Resistance is Futile

Last week in class we started coding our Arduino UNO boards. We began with uploading the “Blink” sketch and then added a photoresistor.

We had learned previously about Ohm’s Law in which:

V = (i)(R) 
where V is voltage, i is current/amperage, and R is resistance (Ohms)

We used water through a pipe as a metaphor to determine how much is flowing out? [amperage].

Using a Data Sheet or description helps determine the capacity and needs of components. These specs show that a 10K resistor is necessary for the photocell. This chart is very helpful.

Resistors are color coded: each band symbolizes a number and the order determines the decimal place.
Resistors are color coded: each band symbolizes a number and the order determines the decimal place.

 

After connecting all the important doodads, we uploaded “Blink” and modified it with a logic if() statement. It worked great, having the LED off when it is light outside (or rather, the photocell detects light) and on when I covered the resistor (senses darkness). It’s pretty neat that it changes with physical/human interaction rather than just the coding.

Here is my sketch:
/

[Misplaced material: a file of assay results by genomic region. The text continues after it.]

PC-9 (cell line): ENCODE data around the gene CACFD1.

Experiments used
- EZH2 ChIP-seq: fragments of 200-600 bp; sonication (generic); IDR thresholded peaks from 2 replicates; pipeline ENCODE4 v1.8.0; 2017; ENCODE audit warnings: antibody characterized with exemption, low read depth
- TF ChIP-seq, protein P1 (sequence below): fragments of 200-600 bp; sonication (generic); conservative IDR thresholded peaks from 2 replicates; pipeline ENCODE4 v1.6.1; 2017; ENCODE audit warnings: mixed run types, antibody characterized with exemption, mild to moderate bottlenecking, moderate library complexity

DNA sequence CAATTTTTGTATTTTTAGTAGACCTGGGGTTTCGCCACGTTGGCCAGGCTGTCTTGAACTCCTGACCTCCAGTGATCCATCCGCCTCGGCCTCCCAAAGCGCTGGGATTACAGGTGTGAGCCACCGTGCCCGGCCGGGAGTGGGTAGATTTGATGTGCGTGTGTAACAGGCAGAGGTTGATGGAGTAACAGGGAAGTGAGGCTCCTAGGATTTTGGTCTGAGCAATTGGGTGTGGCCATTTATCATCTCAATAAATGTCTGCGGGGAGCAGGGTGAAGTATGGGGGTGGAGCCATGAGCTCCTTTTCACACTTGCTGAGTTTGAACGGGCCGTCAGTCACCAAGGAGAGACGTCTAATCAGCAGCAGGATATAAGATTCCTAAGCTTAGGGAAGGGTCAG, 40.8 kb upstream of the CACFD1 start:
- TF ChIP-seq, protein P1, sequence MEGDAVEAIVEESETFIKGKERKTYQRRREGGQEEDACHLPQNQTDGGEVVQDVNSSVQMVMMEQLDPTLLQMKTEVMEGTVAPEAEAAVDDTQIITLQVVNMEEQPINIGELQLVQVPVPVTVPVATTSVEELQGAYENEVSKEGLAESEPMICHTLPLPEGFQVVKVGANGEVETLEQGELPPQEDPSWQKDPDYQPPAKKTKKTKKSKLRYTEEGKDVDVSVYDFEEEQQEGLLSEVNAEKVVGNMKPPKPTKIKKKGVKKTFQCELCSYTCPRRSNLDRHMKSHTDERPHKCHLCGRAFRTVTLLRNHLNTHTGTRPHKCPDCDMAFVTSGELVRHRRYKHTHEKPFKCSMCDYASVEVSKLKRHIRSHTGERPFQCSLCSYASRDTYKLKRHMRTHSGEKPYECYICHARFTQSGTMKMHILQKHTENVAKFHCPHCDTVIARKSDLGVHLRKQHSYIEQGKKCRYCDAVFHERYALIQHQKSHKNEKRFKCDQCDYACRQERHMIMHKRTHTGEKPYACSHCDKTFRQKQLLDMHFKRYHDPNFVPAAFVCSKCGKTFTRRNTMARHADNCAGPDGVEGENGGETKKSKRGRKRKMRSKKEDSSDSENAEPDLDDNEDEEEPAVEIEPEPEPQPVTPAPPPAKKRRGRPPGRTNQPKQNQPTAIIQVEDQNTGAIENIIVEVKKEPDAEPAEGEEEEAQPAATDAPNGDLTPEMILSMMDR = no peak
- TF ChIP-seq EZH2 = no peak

Blink
  Turns on an LED on for one second, then off for one second, repeatedly.
 
  This example code is in the public domain.
  _______
  
  Class build up: making a night-light (detects light/lack of light and turns on LED to compensate)
 
/

// Pin 13 has an LED connected on most Arduino boards.
// give it a name:
int led = 13;

// the setup routine runs once when you press reset:
void setup() {
// initialize the digital pin as an output.
pinMode(led, OUTPUT);
Serial.begin(9600);
}

// the loop routine runs over and over again forever:
void loop() {
int fotovalue = analogRead(A0); //assigns name to photoresistor and identifies analog pin
Serial.println(fotovalue);
if(fotovalue > 500) {
digitalWrite(led, LOW);
}  else{
digitalWrite(led, HIGH);
}
}

The threshold that worked best was this code–I didn’t have to change anything, it went from the high 800s to a low of 0 at one point.

And here it is live and in person(ish): ARDUINO BLAM!!

I think a good application for something like this would be to dim appliance lights at nighttime. For instance, my printer is in my bedroom and it has this super annoying bright blue LED button. Turning the whole thing off would make the light disappear, but sometimes I forget. It would be great if it self-dimmed when the room is dark.